A Proactive FDA Is Already Reviewing Sarepta's Muscular Dystrophy Drug

CAMBRIDGE, Mass. ( TheStreet) -- The U.S. Food and Drug Administration is actively reviewing the efficacy and safety of Sarepta Therapeutics' ( SRPT) Duchenne muscular dystrophy drug eteplirsen even though the drug has not been formally filed for approval yet.

Weird, huh? But also good news for Sarepta. While investors have been obsessing over whether or not FDA will allow an eteplirsen accelerated approval, the agency is already reviewing the drug as if it was filed.

Why? Because FDA understands that a decision to allow Sarepta to file for accelerated approval filing means eteplirsen will be approved. What's going on with eteplirsen now at FDA is not a "file or don't file" decision, it's a mini review.

Read carefully Sarepta's announcement Monday because the evidence of an ongoing eteplirsen review is all there. FDA has asked the company to provide written summaries supporting the use of dystrophin as a surrogate endpoint for approval, as well as a discussion of clinical outcomes from the phase II study.

The FDA doesn't ask for this type of information from companies who haven't yet filed a drug for approval. Instead, these are the types of questions FDA asks of a drug sponsor during the review process.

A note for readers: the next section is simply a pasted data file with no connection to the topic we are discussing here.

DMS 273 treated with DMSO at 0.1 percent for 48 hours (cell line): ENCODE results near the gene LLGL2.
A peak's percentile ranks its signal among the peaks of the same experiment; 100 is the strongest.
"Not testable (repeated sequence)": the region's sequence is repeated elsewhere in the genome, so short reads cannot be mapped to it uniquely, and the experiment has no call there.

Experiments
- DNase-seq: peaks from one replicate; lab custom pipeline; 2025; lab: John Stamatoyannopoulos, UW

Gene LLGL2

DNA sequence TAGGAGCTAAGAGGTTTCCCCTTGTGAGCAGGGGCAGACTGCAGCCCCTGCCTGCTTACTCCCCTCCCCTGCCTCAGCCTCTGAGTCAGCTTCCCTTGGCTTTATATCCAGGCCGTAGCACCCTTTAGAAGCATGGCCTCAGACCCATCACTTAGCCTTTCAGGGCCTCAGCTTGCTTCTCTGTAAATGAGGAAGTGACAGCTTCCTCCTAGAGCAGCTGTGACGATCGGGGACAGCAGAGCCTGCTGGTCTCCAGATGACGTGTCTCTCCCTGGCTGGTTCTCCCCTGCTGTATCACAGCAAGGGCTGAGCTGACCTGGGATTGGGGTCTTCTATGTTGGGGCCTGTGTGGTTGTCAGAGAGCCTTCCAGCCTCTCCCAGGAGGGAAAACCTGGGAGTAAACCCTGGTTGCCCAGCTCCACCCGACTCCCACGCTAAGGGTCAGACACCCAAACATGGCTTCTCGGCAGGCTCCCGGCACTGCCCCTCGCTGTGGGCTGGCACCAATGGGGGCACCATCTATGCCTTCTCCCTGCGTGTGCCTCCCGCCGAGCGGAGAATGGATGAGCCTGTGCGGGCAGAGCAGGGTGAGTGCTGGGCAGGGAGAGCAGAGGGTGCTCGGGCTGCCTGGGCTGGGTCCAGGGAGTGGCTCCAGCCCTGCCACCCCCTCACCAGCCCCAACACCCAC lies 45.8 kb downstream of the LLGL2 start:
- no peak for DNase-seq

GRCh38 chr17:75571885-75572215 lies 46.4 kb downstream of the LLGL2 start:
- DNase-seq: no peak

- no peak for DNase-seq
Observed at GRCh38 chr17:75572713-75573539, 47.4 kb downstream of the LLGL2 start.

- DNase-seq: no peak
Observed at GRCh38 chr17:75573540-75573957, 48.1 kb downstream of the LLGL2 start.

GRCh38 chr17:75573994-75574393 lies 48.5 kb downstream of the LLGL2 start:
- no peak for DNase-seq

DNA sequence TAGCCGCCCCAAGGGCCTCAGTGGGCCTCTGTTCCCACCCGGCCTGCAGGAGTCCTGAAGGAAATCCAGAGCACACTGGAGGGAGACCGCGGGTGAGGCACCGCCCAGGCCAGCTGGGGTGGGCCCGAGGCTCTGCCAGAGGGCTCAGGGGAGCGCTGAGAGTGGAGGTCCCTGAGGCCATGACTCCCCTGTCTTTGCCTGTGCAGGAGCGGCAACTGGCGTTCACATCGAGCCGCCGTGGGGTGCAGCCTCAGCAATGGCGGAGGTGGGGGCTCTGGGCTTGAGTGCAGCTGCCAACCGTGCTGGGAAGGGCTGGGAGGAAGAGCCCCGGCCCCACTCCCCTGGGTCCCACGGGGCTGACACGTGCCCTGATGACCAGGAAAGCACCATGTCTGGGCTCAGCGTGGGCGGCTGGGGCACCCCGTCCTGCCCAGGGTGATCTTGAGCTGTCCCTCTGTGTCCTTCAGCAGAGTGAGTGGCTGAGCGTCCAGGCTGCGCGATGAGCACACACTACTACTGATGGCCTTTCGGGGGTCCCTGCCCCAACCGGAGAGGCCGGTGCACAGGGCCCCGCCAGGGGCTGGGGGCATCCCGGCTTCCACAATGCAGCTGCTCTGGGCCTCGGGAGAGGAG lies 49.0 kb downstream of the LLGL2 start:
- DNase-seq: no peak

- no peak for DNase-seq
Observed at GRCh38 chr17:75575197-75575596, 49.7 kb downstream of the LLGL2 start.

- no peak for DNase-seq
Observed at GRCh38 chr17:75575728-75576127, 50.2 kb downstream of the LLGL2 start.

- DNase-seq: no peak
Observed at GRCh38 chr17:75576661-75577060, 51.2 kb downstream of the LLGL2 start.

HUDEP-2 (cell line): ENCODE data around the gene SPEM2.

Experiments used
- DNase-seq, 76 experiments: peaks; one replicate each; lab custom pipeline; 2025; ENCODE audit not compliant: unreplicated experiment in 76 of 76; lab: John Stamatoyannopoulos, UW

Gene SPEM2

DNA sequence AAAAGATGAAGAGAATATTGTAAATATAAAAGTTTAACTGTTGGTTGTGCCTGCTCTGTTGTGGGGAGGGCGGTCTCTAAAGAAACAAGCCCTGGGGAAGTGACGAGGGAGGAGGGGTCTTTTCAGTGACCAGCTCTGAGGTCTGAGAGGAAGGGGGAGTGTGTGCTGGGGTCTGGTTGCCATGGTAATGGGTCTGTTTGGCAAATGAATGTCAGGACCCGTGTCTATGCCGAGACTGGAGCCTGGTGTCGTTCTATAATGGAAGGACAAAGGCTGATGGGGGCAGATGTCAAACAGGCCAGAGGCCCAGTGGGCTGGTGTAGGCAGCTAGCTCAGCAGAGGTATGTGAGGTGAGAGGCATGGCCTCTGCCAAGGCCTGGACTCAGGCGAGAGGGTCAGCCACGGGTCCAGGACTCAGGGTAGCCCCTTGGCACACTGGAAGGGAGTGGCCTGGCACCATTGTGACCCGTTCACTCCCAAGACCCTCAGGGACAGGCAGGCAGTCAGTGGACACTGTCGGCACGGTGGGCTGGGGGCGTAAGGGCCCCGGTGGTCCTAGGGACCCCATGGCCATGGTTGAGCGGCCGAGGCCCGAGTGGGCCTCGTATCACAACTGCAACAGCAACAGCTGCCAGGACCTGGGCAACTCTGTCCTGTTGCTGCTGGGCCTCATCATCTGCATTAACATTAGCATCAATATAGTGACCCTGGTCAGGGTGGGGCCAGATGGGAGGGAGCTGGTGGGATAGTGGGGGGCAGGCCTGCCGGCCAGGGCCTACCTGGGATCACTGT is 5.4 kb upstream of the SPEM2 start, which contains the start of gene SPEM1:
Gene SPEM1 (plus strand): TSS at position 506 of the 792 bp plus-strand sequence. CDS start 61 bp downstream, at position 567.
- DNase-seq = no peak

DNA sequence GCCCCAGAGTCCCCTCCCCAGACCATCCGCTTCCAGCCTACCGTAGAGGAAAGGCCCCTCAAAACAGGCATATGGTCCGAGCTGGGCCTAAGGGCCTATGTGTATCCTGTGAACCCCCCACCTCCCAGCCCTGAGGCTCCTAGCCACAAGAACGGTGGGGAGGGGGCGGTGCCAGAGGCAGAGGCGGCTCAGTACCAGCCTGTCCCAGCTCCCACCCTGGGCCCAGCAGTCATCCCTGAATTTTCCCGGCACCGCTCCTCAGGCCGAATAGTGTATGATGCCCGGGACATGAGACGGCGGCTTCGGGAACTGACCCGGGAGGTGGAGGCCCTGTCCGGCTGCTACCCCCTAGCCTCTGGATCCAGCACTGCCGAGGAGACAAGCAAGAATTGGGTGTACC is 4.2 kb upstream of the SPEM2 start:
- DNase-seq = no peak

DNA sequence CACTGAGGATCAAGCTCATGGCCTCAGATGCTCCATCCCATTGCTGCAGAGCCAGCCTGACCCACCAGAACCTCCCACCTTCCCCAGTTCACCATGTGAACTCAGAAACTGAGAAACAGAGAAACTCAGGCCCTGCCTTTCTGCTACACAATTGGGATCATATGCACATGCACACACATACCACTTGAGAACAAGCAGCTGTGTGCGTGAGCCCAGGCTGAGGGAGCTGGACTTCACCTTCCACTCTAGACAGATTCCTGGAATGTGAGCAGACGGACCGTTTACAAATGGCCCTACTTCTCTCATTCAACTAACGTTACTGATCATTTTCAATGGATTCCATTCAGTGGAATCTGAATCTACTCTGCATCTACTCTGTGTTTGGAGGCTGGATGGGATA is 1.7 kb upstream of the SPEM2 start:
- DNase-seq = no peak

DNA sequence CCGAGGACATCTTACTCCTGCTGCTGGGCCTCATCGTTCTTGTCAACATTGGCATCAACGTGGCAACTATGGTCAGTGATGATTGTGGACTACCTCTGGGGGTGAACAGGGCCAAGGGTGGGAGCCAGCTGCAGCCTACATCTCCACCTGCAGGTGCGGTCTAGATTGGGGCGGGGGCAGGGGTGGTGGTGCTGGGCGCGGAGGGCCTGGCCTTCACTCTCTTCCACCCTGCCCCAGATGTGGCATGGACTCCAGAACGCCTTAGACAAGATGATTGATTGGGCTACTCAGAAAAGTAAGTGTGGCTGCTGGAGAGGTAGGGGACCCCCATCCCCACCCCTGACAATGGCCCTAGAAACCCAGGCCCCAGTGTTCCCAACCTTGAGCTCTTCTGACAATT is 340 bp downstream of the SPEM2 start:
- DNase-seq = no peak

So, what happens now? Sarepta puts together the data and submits it to FDA. The agency will then review the new data and make a final decision on accelerated approval. We don't know what the FDA will ultimately decide or when, but if the agency tells Sarepta, "Yes, you can file," then investors should interpret this as eteplirsen being approved.

Why is this good news, again? Because the FDA could have easily told Sarepta to come back with data from the planned phase III study. That would have told us FDA didn't believe the existing eteplirsen data.

I spoke briefly with Jenn McNary and Christine McSherry, DMD advocates who have met with top officials at FDA several times to lobby for eteplirsen's rapid approval. Both women are pleased with today's news because it shows the FDA is willing to work with Sarepta to get the drug to market as soon as possible.

"What we're seeing is a progressive, creative FDA," said McSherry, co-founder of the Duchenne Alliance.

"I feel pretty good about this," said McNary, whose son, Max, received eteplirsen in the phase II study. "This is what the FDA told us they'd do."

Sarepta shares were down 12% to $34.25 in Monday after-hours trading.

-- Reported by Adam Feuerstein in Boston.

Adam Feuerstein writes regularly for TheStreet. In keeping with company editorial policy, he doesn't own or short individual stocks, although he owns stock in TheStreet. He also doesn't invest in hedge funds or other private investment partnerships. Feuerstein appreciates your feedback; click here to send him an email.